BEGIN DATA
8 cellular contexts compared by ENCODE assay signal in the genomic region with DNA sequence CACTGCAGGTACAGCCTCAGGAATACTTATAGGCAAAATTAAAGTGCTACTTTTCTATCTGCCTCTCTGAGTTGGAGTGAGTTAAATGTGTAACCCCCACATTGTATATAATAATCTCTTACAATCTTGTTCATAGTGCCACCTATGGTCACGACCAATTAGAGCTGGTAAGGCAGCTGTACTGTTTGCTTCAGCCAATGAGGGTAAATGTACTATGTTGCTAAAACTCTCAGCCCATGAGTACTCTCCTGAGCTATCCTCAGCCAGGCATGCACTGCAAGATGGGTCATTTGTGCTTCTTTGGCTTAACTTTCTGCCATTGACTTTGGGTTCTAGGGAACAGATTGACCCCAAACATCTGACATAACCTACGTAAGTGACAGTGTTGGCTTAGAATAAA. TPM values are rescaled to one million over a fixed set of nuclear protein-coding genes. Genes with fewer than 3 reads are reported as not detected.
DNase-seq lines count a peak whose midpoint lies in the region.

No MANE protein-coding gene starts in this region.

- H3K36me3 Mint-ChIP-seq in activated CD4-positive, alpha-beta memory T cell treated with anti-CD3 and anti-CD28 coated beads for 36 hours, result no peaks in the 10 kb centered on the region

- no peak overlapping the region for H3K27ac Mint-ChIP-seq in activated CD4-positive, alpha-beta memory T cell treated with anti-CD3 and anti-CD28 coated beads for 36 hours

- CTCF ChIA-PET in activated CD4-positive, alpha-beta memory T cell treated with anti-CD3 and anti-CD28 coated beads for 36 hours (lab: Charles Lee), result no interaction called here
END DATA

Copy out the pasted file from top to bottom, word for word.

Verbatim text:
8 cellular contexts compared by ENCODE assay signal in the genomic region with DNA sequence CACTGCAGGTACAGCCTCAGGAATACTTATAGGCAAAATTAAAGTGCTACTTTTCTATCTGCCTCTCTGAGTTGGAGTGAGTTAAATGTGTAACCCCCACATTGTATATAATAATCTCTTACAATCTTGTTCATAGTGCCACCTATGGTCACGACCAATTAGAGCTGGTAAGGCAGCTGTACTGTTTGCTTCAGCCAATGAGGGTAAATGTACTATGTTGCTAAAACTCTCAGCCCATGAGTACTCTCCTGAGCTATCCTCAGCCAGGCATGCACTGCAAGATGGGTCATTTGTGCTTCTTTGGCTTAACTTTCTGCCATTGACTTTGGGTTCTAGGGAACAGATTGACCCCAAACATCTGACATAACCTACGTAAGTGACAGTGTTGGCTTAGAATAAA. TPM values are rescaled to one million over a fixed set of nuclear protein-coding genes. Genes with fewer than 3 reads are reported as not detected.
DNase-seq lines count a peak whose midpoint lies in the region.

No MANE protein-coding gene starts in this region.

- H3K36me3 Mint-ChIP-seq in activated CD4-positive, alpha-beta memory T cell treated with anti-CD3 and anti-CD28 coated beads for 36 hours, result no peaks in the 10 kb centered on the region

- no peak overlapping the region for H3K27ac Mint-ChIP-seq in activated CD4-positive, alpha-beta memory T cell treated with anti-CD3 and anti-CD28 coated beads for 36 hours

- CTCF ChIA-PET in activated CD4-positive, alpha-beta memory T cell treated with anti-CD3 and anti-CD28 coated beads for 36 hours (lab: Charles Lee), result no interaction called here